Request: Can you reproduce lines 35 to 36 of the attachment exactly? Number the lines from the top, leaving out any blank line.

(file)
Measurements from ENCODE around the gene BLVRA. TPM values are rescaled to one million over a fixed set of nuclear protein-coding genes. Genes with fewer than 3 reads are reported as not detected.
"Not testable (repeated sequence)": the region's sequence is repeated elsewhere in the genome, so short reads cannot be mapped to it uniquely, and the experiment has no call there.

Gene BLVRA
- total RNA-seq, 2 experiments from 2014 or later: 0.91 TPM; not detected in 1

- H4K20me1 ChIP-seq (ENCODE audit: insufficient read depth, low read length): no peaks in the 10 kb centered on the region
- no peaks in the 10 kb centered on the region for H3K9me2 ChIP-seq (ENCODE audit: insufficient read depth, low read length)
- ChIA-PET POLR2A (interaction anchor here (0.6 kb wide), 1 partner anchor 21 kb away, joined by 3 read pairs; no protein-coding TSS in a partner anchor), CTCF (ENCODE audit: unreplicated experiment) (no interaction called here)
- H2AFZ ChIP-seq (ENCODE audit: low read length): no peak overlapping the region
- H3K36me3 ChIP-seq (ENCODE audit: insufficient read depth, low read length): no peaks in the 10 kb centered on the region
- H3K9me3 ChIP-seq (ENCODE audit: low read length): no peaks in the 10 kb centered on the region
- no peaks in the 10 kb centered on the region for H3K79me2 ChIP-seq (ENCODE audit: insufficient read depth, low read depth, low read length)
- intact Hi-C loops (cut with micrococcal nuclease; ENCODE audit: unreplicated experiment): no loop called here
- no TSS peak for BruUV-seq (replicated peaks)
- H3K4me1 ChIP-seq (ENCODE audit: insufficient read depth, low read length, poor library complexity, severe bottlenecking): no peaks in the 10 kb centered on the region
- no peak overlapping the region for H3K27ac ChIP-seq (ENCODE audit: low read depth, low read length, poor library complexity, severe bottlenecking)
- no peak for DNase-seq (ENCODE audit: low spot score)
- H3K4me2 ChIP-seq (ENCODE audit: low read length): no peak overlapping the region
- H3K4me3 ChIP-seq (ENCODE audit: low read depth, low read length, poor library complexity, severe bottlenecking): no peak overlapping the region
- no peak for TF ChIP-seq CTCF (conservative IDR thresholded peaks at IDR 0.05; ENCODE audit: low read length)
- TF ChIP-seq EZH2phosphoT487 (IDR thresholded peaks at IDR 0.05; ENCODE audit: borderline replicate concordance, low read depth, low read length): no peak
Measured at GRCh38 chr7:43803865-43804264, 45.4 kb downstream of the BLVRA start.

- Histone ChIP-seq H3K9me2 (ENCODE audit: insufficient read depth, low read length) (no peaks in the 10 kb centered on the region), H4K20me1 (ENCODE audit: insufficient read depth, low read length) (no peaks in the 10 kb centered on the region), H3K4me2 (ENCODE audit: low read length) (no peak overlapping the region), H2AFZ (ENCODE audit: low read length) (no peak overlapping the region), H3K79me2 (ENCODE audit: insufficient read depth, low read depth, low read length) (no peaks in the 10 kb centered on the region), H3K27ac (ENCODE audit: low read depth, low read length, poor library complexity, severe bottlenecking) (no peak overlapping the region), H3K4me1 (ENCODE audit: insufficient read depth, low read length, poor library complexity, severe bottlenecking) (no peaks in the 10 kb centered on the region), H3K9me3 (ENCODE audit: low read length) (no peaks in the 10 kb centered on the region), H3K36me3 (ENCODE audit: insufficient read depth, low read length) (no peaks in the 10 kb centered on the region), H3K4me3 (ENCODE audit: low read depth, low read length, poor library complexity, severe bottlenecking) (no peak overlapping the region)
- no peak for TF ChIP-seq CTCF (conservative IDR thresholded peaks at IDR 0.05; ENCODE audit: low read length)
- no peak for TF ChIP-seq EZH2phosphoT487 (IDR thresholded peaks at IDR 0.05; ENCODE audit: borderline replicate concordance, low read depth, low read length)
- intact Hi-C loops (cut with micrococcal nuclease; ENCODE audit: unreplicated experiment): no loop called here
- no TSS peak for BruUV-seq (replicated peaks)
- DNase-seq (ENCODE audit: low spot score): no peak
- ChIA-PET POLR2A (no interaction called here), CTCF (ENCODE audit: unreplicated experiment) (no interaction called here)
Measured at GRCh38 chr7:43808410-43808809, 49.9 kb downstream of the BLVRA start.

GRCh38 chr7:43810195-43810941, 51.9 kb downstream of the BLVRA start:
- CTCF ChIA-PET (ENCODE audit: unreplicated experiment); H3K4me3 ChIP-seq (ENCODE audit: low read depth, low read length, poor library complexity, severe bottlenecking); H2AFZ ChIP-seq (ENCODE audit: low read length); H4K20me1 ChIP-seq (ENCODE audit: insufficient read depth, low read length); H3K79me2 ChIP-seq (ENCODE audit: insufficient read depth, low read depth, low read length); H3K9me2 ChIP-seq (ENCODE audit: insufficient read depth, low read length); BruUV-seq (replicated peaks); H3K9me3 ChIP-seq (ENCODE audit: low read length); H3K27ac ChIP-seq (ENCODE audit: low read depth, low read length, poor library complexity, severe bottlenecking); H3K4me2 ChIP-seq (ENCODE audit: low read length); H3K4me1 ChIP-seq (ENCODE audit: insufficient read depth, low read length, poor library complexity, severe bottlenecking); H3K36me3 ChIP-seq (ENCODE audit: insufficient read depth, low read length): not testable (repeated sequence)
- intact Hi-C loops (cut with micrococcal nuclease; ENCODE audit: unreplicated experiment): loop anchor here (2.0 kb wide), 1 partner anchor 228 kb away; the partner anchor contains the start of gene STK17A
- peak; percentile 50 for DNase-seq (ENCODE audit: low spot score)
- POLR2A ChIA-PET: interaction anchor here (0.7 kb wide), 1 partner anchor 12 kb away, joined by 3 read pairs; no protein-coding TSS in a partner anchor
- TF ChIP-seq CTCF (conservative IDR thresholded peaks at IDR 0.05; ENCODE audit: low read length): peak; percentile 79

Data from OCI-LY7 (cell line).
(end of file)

- TF ChIP-seq CTCF (conservative IDR thresholded peaks at IDR 0.05; ENCODE audit: low read length): peak; percentile 79

Data from OCI-LY7 (cell line).